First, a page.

The B2B buying cycle strongly mimics the B2C cycle now in terms of online experience. Are you adding value to your relationships through content? Are you providing information that helps them at the right time?  

Without these foundations firmly in place, there is a multitude of relationships that will not be successful. Our relationship with you as your marketing partner, your potential relationship with a new customer, and the ongoing relationship with your existing customers. 

I'm not going to sugarcoat it. To see an ROI on marketing investment when we build these foundations, it's 9-12 months. Sure, there might be some quick wins and bluebirds. But it's as everyone has heard me say, 'there's not a silver tap, and if there were, I'd be drinking pina coladas in the Bahamas'. 

The customer experience (CX) starts online these days. It's like getting dressed for that crucial meeting in the morning. First impressions count. People will race through your site, looking for that essential information. They'll move on to the next potential partner if they can't find it easily. Think about customer use cases or stories. What business issue does your solution solve? What trends do you see in the market? Tell a story succinctly.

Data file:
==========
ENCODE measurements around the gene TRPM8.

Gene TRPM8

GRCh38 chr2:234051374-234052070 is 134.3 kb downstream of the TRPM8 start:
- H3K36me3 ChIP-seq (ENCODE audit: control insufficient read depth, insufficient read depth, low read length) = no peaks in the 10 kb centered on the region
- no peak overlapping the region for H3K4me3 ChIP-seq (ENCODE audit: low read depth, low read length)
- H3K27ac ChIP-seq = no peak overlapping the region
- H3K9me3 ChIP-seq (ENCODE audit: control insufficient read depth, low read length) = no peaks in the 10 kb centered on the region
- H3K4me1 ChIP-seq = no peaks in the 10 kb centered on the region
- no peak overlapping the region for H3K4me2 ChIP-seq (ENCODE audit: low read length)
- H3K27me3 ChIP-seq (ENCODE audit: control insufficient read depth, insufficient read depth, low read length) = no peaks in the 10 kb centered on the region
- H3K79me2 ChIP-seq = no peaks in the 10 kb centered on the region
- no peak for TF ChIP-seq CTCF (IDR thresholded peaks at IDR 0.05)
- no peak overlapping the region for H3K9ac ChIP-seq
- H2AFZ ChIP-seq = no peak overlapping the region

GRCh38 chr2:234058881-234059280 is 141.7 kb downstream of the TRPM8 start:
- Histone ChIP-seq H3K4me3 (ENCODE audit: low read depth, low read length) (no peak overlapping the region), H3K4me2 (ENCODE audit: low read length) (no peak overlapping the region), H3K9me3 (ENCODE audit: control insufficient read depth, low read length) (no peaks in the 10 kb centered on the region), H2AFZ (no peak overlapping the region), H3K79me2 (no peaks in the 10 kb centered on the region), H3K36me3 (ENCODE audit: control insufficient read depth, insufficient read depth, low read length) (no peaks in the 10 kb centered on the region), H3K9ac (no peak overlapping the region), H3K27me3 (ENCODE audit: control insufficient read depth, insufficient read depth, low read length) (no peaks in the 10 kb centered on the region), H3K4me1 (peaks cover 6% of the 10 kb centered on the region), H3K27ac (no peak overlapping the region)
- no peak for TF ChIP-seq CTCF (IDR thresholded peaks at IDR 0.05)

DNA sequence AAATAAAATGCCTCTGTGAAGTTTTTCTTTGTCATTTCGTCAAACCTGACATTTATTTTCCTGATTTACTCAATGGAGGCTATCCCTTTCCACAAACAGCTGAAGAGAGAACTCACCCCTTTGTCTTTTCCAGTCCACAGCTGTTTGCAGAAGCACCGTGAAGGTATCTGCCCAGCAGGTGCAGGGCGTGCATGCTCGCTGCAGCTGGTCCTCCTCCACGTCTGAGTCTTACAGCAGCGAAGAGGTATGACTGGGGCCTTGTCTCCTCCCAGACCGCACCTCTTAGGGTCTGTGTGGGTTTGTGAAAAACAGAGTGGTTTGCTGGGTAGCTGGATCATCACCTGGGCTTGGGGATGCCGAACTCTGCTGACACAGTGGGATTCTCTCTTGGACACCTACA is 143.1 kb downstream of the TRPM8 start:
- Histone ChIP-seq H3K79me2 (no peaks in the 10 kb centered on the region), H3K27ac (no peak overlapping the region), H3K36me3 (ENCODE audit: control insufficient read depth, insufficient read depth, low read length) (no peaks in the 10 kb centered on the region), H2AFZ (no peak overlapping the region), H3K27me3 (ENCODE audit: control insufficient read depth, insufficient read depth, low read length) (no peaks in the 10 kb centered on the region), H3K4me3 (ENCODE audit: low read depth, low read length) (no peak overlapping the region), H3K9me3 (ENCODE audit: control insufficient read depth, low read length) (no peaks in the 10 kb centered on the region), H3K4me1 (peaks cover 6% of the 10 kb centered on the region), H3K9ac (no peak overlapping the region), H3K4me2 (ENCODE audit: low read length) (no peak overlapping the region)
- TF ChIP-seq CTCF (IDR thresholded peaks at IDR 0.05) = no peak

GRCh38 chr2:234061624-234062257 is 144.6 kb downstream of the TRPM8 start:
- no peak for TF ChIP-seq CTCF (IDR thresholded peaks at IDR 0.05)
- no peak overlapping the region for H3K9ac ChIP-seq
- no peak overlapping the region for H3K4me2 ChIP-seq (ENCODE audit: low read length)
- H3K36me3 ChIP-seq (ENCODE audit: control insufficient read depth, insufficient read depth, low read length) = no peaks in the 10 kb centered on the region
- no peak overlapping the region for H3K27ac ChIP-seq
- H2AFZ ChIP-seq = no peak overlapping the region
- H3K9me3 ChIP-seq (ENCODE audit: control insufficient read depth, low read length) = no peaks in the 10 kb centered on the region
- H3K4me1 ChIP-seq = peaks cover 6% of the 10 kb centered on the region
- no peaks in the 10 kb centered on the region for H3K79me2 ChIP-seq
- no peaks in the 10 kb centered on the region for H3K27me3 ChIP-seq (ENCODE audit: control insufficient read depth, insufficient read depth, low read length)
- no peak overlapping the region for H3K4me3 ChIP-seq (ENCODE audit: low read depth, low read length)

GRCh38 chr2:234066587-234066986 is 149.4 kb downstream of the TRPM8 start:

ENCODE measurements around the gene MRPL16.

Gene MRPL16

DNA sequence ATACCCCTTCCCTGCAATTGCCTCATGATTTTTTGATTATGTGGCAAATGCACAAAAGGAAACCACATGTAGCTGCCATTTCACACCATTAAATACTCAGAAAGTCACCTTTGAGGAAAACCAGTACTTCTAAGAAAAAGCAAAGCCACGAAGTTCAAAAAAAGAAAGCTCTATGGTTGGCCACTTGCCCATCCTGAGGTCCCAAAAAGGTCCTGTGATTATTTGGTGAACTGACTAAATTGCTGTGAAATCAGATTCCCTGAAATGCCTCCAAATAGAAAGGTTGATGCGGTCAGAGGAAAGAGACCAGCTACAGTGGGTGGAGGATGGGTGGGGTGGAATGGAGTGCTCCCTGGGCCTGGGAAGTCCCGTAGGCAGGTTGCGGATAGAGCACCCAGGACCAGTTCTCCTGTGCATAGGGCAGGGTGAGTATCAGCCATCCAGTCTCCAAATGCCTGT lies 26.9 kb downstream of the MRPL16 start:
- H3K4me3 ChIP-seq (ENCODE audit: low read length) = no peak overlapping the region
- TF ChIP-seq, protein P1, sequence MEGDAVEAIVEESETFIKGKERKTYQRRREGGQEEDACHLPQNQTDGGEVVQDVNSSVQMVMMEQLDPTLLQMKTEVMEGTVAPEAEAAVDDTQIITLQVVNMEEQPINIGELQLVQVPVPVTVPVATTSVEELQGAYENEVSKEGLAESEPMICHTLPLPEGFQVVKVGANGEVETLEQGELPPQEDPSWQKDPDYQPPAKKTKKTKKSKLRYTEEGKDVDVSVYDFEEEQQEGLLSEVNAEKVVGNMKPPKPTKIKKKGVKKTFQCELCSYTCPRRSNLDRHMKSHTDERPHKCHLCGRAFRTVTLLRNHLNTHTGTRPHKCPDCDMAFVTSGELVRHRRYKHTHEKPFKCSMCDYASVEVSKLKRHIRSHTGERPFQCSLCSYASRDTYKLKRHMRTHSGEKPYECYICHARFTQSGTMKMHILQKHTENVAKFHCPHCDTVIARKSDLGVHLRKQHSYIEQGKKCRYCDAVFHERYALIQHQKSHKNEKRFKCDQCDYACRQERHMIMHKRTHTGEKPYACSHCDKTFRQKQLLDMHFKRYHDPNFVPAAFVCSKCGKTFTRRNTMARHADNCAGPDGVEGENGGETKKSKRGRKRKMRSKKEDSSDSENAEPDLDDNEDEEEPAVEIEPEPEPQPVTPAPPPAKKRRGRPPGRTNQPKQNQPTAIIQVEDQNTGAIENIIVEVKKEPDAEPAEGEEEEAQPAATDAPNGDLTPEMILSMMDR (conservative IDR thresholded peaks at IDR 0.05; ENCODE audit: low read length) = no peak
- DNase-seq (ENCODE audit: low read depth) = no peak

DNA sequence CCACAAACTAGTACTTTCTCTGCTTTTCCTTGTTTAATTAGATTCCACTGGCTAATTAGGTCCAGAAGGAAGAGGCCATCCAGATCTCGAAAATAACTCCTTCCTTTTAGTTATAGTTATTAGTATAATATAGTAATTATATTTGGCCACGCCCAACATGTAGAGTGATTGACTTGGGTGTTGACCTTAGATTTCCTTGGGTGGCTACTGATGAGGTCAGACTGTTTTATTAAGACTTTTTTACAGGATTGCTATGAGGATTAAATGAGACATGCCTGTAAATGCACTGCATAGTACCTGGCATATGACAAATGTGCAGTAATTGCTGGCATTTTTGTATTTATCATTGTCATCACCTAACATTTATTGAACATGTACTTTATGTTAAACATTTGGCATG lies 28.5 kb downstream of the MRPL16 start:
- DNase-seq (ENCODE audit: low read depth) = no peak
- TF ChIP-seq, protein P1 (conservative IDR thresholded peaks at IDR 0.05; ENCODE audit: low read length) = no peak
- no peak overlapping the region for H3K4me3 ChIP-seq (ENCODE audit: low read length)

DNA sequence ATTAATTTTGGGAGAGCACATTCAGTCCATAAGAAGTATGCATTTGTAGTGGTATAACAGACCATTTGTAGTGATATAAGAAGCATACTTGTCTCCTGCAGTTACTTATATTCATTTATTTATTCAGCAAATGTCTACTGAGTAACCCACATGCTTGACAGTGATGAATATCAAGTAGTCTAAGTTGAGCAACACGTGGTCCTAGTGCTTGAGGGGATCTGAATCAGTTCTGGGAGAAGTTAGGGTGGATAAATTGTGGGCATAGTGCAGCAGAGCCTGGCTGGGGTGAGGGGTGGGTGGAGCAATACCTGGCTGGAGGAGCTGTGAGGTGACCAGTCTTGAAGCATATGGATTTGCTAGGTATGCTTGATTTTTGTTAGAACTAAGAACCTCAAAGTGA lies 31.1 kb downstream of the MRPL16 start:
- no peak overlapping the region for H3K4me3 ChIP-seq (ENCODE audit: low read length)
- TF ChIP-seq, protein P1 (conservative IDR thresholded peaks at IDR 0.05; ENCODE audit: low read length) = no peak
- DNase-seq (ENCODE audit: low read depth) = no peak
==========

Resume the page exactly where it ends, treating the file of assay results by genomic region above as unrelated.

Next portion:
Quarterly MDF is not always your friend 

Vendors are now looking towards their partners more for demand generation. However, they're expecting short-term results, which, as the digital space becomes saturated (and more expensive), presents a challenge to the partner to show these results.  

Coming back to Canalys' statistic of 28 unique moments, there isn't a quality way to deliver these (and SQL) within three months.  

I'd love to see a vendor take a long-term approach to partner investment rather than looking at who's making the biggest promises every quarter. I've seen one vendor give this a good nudge and commit to a six-month plan with a few partners, and it's delivered 40% growth year on year for that vendor for two years in a row with a partner we've engaged with.